Consultancies are increasingly focused on helping their clients meet the challenges of digital transformation but they are increasingly having to change the way they do this – by becoming more outcomes oriented, delivering the same level of work with fewer consultants and leveraging the power of digital solutions.
In this video, David Miller - Founder and Chairman of Changefirst – looks at the challenges posed for them by Change Management and digital transformation outlines how they can effectively deliver on this by:
- Automating and scaling project delivery
- Enabling client self-service where they can
- Making greater use of on-demand training to fill skill gaps
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For consulting firms, I think the big trends obviously come from their clients. And their clients are engaged in a lot of digital transformation and increasingly AI work. And I think this has three implications or it's becoming three implications for the firms. One is that they are becoming more outcomes orientated. I think to a certain degree, they were always outcomes oriented, but there was also quite a lot of activity being measured, and their clients now want results and they want those results quite quickly.
The second thing I think is happening is the consulting workforce is changing. Clients want more experienced consultants and they want fewer of them. And of course these consultants are in demand across the consulting industry.
The third implication is around digital, and clients more and more seem to want digital solutions and I'll come back to that, but those digital solutions to support experienced consultants. And of course the aim of that is to decrease client costs and increased consulting productivity.
The trends we identified are really for the smaller mid-sized consulting firms, but they're also very similar for the firms trying to break into that top tier of five or six global companies. I think there're two to focus on. One is that expertise is becoming digitized. In other words, whatever consulting firms know is being put online and is accessible by everybody in the firm and increasingly accessible by their clients. So this is impacting how work is sold, priced and delivered. But also has implications for consulting firms internally about their own productivity and the consistency of work they're delivering to clients.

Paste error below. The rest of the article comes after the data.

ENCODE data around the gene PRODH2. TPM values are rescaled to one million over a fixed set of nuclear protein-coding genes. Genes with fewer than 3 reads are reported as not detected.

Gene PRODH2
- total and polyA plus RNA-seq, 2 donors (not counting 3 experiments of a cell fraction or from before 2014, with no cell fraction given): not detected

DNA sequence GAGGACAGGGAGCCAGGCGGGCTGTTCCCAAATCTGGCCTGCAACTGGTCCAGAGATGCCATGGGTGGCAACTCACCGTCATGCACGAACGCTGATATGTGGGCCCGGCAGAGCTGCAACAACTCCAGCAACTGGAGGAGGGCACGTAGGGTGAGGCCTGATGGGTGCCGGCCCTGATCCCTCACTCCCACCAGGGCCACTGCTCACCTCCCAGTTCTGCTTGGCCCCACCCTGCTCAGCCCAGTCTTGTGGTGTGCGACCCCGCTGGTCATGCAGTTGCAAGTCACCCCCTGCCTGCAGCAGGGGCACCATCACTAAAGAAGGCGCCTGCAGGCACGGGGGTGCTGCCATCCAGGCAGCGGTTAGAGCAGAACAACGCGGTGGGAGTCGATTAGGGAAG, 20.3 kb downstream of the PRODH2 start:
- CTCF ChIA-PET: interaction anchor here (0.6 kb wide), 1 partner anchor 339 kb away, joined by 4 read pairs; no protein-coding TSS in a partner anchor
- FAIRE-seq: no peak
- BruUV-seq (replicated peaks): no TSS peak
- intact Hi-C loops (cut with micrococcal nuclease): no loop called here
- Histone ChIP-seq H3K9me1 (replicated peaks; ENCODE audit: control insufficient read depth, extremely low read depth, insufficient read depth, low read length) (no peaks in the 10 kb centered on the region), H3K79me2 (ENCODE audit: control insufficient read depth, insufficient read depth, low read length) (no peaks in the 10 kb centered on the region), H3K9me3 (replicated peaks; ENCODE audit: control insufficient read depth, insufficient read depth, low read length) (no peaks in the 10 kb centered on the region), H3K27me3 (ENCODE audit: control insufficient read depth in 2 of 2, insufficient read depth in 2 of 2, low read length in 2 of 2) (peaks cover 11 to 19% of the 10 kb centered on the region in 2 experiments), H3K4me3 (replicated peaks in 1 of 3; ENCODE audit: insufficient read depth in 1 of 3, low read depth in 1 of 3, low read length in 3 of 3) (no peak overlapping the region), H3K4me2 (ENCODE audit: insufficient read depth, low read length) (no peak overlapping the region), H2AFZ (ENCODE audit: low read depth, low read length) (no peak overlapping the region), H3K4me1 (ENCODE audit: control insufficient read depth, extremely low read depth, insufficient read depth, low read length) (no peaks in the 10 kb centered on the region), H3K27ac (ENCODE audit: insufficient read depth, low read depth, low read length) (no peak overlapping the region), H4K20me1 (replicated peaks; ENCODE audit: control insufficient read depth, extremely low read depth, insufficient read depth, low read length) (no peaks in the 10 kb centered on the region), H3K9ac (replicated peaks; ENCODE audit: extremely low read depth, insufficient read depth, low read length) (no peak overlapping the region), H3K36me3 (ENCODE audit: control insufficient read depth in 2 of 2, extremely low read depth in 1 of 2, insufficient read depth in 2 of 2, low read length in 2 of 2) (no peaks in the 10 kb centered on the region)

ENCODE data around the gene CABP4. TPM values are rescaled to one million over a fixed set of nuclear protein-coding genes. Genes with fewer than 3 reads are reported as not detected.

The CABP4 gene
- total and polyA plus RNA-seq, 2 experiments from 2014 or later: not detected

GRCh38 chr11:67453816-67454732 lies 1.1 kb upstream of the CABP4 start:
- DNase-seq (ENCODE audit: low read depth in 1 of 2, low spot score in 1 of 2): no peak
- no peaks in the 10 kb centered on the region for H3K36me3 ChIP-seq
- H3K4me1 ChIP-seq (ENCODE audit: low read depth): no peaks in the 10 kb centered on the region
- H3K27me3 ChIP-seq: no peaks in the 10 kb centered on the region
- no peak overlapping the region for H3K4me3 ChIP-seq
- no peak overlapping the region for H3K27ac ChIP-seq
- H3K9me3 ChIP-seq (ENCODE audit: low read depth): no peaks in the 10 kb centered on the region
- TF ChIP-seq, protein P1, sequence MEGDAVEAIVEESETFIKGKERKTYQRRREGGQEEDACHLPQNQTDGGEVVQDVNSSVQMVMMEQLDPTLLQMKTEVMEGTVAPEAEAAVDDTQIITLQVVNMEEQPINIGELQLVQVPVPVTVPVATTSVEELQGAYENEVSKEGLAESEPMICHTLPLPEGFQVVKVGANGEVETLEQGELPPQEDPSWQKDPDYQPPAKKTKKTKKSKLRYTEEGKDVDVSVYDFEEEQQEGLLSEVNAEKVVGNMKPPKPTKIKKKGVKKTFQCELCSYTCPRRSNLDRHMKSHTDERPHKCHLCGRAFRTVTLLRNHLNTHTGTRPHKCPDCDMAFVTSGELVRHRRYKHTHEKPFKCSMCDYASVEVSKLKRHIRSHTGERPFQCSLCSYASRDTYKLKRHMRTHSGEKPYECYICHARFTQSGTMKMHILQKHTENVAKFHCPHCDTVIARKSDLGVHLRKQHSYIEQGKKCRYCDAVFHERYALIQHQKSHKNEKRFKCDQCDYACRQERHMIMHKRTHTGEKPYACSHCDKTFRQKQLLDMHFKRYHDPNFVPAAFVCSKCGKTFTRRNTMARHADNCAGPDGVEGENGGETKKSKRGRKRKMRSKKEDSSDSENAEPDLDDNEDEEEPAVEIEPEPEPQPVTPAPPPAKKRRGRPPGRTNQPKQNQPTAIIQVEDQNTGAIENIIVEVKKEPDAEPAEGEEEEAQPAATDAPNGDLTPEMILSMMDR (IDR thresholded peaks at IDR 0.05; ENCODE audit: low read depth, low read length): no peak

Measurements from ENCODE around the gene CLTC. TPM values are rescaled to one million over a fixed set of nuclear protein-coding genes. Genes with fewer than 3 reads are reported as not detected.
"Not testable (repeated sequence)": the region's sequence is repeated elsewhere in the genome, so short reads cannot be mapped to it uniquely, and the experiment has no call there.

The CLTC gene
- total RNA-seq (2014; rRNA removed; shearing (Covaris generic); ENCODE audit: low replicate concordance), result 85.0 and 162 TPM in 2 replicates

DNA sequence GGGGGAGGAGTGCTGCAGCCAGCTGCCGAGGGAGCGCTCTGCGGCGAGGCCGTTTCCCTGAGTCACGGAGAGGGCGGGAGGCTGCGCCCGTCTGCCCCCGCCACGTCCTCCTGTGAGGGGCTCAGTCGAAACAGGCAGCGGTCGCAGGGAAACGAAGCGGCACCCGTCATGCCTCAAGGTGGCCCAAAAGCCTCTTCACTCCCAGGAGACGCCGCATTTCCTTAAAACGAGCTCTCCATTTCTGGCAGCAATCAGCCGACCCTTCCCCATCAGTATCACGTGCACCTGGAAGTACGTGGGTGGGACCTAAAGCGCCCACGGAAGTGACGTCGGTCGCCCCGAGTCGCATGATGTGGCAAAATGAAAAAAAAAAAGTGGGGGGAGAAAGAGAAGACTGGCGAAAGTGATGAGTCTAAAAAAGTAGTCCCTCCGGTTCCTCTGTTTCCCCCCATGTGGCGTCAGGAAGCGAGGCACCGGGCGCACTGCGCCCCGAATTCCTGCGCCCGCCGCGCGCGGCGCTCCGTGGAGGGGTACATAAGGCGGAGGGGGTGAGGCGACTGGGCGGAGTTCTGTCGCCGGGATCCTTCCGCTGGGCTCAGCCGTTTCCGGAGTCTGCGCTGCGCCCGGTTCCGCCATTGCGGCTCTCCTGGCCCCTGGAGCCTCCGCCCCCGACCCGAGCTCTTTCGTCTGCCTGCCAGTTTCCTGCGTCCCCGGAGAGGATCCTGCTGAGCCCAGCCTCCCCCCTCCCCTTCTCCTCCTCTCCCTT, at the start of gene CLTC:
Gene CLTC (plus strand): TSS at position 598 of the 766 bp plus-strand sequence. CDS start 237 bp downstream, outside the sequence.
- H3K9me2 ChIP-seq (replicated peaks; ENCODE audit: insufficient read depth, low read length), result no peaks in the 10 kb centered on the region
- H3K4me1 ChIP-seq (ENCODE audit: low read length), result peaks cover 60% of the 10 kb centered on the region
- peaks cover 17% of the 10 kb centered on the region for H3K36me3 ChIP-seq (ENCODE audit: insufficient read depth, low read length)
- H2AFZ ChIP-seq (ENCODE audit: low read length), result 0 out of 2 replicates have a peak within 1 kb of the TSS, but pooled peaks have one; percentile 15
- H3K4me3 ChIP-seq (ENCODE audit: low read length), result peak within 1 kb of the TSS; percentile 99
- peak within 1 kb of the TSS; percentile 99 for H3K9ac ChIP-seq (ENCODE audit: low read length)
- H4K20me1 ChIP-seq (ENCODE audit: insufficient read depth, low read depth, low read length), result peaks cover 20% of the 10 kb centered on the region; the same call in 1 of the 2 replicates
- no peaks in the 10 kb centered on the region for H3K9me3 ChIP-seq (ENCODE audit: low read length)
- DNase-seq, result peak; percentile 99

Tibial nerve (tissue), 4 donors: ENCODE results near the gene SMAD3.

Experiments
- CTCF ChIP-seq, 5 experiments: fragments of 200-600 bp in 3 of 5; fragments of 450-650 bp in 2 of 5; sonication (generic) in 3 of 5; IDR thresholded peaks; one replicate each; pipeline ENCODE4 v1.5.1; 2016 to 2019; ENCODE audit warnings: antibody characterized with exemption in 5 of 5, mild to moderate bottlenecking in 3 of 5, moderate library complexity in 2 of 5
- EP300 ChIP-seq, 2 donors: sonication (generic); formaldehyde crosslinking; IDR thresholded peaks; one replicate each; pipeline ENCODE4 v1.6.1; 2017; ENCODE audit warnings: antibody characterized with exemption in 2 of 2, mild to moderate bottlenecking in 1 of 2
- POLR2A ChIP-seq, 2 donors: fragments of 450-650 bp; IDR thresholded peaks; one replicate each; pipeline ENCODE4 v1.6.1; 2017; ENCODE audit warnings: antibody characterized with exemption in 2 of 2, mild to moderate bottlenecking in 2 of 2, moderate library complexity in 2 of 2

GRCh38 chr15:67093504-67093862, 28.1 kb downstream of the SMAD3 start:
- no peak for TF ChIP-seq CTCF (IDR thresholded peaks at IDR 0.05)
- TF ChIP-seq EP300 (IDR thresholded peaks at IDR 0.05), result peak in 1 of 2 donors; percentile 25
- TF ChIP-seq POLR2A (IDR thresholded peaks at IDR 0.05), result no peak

The second implication comes out of the first one really, and that is that the top tier, these global top tier firms, are investing millions of dollars in digital platforms. And clients seem to like this in proposals. The feedback we get is that this is very attractive to clients when they accept proposals. But of course that's making it much tougher for these smaller mid-size firms and the firms trying to break into the global top tier to compete with the big companies.
I'm not saying it's very new here, but it's becoming clear that consulting firms need to go through their own digital transformation and not be the shoemaker's children. What we would see is an environment where there are fewer high quality consultants supported by effective digital solutions. Examples might be automating project delivery, client's self-service, on demand training to fill skill gaps.
Interestingly, I was talking to one of our consulting clients recently and they were making a point that our transformation platform enables them to digitize both their expertise and their execution. And what they meant by that was it enables their consultants to learn critical transformation techniques and implement them really effectively. Techniques like leadership, vision and getting engagement. On top of all this content, the platform has some great software in it which allows consulting firms and their clients to build, execute, and track plans really effectively and to collaborate on all these activities and outputs both within their firms and with their clients.